Academic journal article The McKinsey Quarterly

Private Lives

Academic journal article The McKinsey Quarterly

Private Lives

Article excerpt

Are consumers selling their privacy too cheaply?

Not for long

An excerpt from Net Worth predicts the rise of the "infomediary"

The right to be left alone. Garbo craved it. Brandeis defended it. I And the Fourth and Fifth amendments to the US Constitution uphold it. In Olmstead v. United States (1928), Mr. Justice Brandeis declared, "The right to be left alone is the most comprehensive of rights, and the right most valued by a free people."

But protecting that right is becoming more difficult. Marketers expose the people of the United States to some 12 billion display ads, three million radio ads, and more than 300,000 television commercials daily. The unsolicited electronic junk mail known as "spam" now makes up about 10 percent of all e-mail around the world. An average US consumer is buffeted by roughly a million marketing messages a year across all communications media, or about 2,750 a day. Even worse, companies use private information ferreted out from daily commercial transactions, financial arrangements, and survey responses not only to inundate consumers with this kind of marketing rubbish but also to deny them credit and insurance.

Indeed, the very lingo marketers use to describe their methods of finding and influencing customers - military metaphors like "target," "campaign," "deploy," "blitz," and "capture" - betray an increasingly confrontational mentality about how companies should treat consumers. Telemarketers call them at home at all hours. Direct marketers stuff their mailboxes. Relationship marketers demand ever more of their personal information. Who can blame them for feeling besieged?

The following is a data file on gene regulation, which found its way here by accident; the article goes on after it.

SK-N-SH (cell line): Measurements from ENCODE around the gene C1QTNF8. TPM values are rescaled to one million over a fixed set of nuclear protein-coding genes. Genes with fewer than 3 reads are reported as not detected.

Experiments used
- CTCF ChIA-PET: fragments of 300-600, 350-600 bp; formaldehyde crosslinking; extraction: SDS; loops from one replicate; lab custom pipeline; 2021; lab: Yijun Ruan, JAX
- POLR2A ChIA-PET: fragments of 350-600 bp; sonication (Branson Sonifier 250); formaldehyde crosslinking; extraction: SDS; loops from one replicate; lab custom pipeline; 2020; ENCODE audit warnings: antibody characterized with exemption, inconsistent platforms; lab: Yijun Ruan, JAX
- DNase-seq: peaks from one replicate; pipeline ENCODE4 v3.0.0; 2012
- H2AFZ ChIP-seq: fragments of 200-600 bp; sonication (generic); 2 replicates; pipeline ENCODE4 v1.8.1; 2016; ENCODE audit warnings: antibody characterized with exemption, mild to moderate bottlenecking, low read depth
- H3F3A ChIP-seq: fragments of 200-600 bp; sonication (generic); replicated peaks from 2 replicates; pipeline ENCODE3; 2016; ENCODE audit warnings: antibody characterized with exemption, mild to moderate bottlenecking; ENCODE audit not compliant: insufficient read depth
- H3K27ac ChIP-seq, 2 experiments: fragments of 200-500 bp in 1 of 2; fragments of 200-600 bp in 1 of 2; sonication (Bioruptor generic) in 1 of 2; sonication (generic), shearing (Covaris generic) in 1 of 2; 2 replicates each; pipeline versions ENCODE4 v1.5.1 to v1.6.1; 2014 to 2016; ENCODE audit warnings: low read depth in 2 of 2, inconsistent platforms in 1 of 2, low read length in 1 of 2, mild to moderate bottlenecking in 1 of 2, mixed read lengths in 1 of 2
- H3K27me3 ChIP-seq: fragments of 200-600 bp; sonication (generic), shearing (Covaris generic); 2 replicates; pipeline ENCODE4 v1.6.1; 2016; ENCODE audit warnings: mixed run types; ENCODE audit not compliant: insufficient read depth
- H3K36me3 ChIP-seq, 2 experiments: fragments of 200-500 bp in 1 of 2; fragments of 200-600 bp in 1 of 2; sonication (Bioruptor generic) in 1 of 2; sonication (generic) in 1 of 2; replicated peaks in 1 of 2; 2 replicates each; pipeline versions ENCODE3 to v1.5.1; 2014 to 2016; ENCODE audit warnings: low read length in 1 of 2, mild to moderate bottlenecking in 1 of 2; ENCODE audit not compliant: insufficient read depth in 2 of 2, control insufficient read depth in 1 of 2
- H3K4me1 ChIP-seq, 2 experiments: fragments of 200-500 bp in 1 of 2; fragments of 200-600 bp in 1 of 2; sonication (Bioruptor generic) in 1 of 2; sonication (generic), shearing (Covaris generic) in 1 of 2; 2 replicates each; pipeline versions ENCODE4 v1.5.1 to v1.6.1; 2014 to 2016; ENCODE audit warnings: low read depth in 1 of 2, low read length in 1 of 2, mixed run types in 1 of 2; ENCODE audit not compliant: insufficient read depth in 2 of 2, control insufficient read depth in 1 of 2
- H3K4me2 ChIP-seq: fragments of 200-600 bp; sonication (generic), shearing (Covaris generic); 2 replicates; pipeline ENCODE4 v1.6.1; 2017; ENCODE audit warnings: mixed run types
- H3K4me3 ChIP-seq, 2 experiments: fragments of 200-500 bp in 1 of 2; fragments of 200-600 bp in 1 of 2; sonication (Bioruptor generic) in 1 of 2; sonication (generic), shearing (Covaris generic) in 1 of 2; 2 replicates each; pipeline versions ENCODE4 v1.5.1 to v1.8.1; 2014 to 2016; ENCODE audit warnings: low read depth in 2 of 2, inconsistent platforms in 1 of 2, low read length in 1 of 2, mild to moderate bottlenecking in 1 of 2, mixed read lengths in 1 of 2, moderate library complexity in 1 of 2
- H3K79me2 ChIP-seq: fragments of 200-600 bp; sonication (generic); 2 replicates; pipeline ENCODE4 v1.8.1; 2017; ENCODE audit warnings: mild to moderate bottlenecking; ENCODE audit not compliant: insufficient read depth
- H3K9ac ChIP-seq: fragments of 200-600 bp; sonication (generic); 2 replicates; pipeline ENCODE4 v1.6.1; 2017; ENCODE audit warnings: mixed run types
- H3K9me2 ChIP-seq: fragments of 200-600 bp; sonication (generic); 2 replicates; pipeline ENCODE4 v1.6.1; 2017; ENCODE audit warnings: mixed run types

The rise of the Internet, which permits companies to get information about customers more easily than ever, has brought privacy to the center stage. Consumers and consumer protection groups, such as the Electronic Frontier Foundation, fear that businesses will use the opportunity the Internet has given them to capture information about unsuspecting people who visit their Web sites. By merging this information with a wide range of publicly available data (such as credit histories, phone bills, and medical records), those companies will accumulate vast databases of knowledge about their customers.

Lawmakers and advocacy groups in many countries are mobilizing against this threat. In the United States, for example, legislators at both the national and the state levels have sponsored comprehensive consumer health care bills of rights. Consumers are acting on their own behalf as well. Some of them ask marketers to remove their names from telemarketing and direct-mail lists. Others have taken part in "Buy Nothing Day" - a 24-hour consumer-spending moratorium sponsored (during the Christmas shopping season) by Adbusters, which vows to hold the marketing strategies of consumer product companies up to public scrutiny. Still other consumers provide false information to on-line registrations, surveys, and forms; participate in "TV Turnoff Week"; and give false information after joining focus groups.

These developments may well presage a broader consumer backlash. In a 1996 DIRECT survey, 83 percent of respondents favored a law requiring the inclusion of an opt-in procedure for names on direct-mail lists. Seventy-two percent of the more than 10,000 World Wide Web users polled in 1998 by Graphic, Visualization & Usability (GVU) wanted new legislation to protect their privacy on line, and 82 percent of them objected to the sale of personal information. A 1998 Business Week poll found that 53 percent of respondents wanted laws regulating the way personal information can be captured and used on line. That figure was three times higher than the proportion of consumers who said that the government should let trade groups develop voluntary privacy standards.

Recent warnings from trade groups and organizations that oversee corporations bear out these findings. …

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